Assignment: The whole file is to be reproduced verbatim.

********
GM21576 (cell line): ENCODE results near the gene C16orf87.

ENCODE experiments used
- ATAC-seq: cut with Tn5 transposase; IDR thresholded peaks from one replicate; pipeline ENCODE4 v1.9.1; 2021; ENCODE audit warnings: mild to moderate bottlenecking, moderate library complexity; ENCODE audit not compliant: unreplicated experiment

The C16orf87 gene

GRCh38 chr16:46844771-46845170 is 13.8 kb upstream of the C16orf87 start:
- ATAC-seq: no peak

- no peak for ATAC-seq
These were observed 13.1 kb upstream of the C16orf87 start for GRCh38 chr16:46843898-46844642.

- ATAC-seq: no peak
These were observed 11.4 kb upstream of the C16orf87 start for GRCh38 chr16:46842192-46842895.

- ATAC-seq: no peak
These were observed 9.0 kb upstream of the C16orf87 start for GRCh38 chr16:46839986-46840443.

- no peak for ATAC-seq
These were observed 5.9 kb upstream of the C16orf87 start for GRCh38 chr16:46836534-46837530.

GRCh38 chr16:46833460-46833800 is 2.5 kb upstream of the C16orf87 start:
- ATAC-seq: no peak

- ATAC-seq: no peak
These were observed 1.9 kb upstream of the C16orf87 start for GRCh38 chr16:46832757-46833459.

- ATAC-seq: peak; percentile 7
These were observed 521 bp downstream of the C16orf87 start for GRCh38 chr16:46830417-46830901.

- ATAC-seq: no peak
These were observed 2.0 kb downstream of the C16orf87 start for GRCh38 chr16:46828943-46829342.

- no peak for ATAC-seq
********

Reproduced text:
GM21576 (cell line): ENCODE results near the gene C16orf87.

ENCODE experiments used
- ATAC-seq: cut with Tn5 transposase; IDR thresholded peaks from one replicate; pipeline ENCODE4 v1.9.1; 2021; ENCODE audit warnings: mild to moderate bottlenecking, moderate library complexity; ENCODE audit not compliant: unreplicated experiment

The C16orf87 gene

GRCh38 chr16:46844771-46845170 is 13.8 kb upstream of the C16orf87 start:
- ATAC-seq: no peak

- no peak for ATAC-seq
These were observed 13.1 kb upstream of the C16orf87 start for GRCh38 chr16:46843898-46844642.

- ATAC-seq: no peak
These were observed 11.4 kb upstream of the C16orf87 start for GRCh38 chr16:46842192-46842895.

- ATAC-seq: no peak
These were observed 9.0 kb upstream of the C16orf87 start for GRCh38 chr16:46839986-46840443.

- no peak for ATAC-seq
These were observed 5.9 kb upstream of the C16orf87 start for GRCh38 chr16:46836534-46837530.

GRCh38 chr16:46833460-46833800 is 2.5 kb upstream of the C16orf87 start:
- ATAC-seq: no peak

- ATAC-seq: no peak
These were observed 1.9 kb upstream of the C16orf87 start for GRCh38 chr16:46832757-46833459.

- ATAC-seq: peak; percentile 7
These were observed 521 bp downstream of the C16orf87 start for GRCh38 chr16:46830417-46830901.

- ATAC-seq: no peak
These were observed 2.0 kb downstream of the C16orf87 start for GRCh38 chr16:46828943-46829342.

- no peak for ATAC-seq